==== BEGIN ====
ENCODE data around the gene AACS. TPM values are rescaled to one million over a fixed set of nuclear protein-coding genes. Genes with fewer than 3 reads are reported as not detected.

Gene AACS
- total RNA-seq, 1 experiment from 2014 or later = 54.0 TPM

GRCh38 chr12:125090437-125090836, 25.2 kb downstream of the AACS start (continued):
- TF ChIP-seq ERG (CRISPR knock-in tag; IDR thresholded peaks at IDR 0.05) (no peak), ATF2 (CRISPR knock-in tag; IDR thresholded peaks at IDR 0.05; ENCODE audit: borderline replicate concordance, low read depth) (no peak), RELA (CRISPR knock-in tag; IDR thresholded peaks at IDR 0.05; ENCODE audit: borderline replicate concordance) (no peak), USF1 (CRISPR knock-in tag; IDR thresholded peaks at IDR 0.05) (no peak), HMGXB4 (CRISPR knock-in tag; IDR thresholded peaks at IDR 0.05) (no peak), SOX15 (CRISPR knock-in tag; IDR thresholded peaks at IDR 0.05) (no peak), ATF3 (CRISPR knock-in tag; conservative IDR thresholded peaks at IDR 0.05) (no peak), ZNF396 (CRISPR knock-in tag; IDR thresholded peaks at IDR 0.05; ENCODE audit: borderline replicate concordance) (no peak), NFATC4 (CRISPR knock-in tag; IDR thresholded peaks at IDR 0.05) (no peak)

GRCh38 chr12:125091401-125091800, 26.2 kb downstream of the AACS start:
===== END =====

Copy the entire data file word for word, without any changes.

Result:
ENCODE data around the gene AACS. TPM values are rescaled to one million over a fixed set of nuclear protein-coding genes. Genes with fewer than 3 reads are reported as not detected.

Gene AACS
- total RNA-seq, 1 experiment from 2014 or later = 54.0 TPM

GRCh38 chr12:125090437-125090836, 25.2 kb downstream of the AACS start (continued):
- TF ChIP-seq ERG (CRISPR knock-in tag; IDR thresholded peaks at IDR 0.05) (no peak), ATF2 (CRISPR knock-in tag; IDR thresholded peaks at IDR 0.05; ENCODE audit: borderline replicate concordance, low read depth) (no peak), RELA (CRISPR knock-in tag; IDR thresholded peaks at IDR 0.05; ENCODE audit: borderline replicate concordance) (no peak), USF1 (CRISPR knock-in tag; IDR thresholded peaks at IDR 0.05) (no peak), HMGXB4 (CRISPR knock-in tag; IDR thresholded peaks at IDR 0.05) (no peak), SOX15 (CRISPR knock-in tag; IDR thresholded peaks at IDR 0.05) (no peak), ATF3 (CRISPR knock-in tag; conservative IDR thresholded peaks at IDR 0.05) (no peak), ZNF396 (CRISPR knock-in tag; IDR thresholded peaks at IDR 0.05; ENCODE audit: borderline replicate concordance) (no peak), NFATC4 (CRISPR knock-in tag; IDR thresholded peaks at IDR 0.05) (no peak)

GRCh38 chr12:125091401-125091800, 26.2 kb downstream of the AACS start: